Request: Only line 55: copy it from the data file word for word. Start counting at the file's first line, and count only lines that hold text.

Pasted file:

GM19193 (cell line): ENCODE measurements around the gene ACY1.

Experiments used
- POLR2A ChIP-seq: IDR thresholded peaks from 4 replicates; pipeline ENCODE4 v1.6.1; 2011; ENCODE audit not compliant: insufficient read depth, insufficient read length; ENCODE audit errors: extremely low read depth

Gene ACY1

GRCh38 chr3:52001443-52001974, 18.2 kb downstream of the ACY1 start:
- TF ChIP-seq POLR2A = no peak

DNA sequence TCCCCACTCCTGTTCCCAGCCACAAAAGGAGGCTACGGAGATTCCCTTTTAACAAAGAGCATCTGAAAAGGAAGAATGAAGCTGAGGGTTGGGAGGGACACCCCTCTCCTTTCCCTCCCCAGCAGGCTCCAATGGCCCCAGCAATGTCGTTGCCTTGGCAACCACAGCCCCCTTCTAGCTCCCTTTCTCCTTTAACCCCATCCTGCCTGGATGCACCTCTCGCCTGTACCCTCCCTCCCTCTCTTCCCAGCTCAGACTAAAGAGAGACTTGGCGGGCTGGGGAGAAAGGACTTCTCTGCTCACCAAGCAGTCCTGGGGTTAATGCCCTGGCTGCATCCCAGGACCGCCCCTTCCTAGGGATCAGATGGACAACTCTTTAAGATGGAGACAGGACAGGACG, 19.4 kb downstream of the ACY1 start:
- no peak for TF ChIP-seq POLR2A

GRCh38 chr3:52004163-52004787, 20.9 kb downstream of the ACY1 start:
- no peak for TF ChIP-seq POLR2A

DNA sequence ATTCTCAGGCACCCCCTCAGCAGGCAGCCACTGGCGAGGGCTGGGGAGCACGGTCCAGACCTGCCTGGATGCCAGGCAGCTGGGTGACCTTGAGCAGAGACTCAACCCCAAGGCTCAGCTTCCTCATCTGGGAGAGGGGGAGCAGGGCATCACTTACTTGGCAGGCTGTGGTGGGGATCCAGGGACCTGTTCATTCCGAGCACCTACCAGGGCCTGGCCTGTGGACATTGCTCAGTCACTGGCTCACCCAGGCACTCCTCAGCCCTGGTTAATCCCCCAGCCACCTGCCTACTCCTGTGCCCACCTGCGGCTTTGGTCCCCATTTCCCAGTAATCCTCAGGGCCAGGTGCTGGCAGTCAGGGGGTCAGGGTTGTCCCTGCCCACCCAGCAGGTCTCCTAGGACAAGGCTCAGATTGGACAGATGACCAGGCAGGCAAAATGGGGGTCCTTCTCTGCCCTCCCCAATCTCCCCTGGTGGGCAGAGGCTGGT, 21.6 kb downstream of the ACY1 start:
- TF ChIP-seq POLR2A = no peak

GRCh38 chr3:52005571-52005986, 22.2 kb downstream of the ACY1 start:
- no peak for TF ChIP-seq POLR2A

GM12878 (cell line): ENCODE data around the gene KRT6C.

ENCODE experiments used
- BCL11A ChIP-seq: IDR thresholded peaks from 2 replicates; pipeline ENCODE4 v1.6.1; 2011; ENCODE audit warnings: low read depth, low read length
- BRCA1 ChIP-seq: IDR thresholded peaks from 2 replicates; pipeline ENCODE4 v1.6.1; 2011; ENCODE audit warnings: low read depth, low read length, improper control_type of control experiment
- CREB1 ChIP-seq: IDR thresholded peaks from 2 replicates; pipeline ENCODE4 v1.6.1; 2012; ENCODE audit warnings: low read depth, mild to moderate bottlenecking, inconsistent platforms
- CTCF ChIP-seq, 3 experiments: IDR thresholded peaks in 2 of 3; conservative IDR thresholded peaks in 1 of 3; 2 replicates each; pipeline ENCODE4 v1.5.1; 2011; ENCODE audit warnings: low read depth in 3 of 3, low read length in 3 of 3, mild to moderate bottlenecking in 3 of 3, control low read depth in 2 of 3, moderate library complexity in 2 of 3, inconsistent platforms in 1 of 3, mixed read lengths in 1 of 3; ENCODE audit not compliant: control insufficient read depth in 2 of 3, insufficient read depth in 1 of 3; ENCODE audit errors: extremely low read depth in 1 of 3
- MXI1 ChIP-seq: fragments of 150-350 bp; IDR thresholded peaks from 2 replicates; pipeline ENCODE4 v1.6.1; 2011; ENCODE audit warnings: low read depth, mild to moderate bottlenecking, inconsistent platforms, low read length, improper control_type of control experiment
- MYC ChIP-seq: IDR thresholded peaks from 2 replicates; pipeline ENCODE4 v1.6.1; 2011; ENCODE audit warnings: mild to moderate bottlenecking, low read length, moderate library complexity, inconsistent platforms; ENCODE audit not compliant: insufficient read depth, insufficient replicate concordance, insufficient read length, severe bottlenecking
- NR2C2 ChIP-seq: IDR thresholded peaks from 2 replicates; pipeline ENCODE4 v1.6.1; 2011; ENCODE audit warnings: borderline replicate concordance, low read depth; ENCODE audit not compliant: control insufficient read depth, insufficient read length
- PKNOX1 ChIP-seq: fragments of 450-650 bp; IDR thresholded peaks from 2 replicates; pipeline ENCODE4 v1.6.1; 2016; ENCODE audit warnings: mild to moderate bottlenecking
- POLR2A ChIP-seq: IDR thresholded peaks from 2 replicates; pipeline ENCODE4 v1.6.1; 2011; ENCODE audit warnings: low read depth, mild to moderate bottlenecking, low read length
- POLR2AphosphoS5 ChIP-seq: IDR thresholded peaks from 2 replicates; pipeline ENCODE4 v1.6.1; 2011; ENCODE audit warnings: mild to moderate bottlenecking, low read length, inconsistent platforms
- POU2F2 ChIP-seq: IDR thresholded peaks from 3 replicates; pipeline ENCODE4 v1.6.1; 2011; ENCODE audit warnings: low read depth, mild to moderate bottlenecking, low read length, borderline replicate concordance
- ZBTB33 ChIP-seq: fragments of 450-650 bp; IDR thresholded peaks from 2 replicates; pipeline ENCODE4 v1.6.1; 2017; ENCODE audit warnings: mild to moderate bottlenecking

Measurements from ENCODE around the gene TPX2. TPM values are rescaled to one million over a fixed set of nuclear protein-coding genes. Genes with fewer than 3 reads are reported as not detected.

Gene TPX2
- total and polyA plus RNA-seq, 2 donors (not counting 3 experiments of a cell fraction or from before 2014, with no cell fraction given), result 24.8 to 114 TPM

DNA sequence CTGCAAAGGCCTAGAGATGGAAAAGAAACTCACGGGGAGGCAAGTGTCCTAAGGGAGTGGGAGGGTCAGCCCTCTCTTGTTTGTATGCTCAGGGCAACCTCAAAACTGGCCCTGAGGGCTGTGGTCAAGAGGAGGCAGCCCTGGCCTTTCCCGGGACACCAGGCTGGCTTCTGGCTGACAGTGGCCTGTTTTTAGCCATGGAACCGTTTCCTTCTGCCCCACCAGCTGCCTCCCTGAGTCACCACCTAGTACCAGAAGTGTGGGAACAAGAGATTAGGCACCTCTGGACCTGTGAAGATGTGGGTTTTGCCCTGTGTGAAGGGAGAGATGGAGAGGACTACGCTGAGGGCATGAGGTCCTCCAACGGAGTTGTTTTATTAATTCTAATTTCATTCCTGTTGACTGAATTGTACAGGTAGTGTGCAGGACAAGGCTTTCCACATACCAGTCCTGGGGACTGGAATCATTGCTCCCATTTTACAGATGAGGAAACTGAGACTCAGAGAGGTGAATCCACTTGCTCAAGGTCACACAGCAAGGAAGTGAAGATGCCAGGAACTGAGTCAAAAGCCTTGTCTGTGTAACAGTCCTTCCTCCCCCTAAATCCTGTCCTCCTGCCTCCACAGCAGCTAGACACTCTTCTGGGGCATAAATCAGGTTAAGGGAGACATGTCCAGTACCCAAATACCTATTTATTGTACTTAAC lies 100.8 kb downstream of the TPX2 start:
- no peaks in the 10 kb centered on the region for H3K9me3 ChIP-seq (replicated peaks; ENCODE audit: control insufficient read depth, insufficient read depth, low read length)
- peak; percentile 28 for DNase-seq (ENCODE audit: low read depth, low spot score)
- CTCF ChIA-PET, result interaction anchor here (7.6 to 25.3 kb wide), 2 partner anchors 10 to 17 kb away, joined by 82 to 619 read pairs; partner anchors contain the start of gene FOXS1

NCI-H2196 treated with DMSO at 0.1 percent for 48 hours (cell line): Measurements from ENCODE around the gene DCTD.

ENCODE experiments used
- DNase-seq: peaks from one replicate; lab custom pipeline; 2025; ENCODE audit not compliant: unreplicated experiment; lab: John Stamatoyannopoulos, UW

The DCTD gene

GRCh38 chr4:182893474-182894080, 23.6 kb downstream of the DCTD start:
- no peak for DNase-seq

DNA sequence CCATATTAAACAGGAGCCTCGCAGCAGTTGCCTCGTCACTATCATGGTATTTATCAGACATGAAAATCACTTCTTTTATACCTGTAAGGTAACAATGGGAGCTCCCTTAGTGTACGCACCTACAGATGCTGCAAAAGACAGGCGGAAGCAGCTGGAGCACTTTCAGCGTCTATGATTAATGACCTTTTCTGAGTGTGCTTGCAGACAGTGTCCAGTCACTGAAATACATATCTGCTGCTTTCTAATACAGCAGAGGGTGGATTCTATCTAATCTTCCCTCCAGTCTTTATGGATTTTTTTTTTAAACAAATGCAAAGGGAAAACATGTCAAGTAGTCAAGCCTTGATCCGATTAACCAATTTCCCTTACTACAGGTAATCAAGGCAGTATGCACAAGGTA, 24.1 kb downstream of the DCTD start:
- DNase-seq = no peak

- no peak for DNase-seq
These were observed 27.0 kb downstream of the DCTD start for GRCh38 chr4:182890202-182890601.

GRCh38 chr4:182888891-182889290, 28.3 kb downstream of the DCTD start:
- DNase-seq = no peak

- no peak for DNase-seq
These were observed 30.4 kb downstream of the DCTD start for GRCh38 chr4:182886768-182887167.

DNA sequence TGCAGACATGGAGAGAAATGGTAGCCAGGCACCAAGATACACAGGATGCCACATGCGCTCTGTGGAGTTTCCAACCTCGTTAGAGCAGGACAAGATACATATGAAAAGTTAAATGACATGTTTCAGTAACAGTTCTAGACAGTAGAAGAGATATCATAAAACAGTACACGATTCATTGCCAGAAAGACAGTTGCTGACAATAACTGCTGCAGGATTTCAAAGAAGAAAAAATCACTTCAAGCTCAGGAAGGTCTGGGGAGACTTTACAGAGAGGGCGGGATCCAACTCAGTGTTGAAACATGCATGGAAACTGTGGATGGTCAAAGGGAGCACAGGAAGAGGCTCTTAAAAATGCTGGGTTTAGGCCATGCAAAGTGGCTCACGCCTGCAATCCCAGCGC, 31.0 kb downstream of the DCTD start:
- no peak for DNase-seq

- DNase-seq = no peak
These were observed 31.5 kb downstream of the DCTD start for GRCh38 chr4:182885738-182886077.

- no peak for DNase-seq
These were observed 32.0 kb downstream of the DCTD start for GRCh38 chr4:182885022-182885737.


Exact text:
These were observed 32.0 kb downstream of the DCTD start for GRCh38 chr4:182885022-182885737.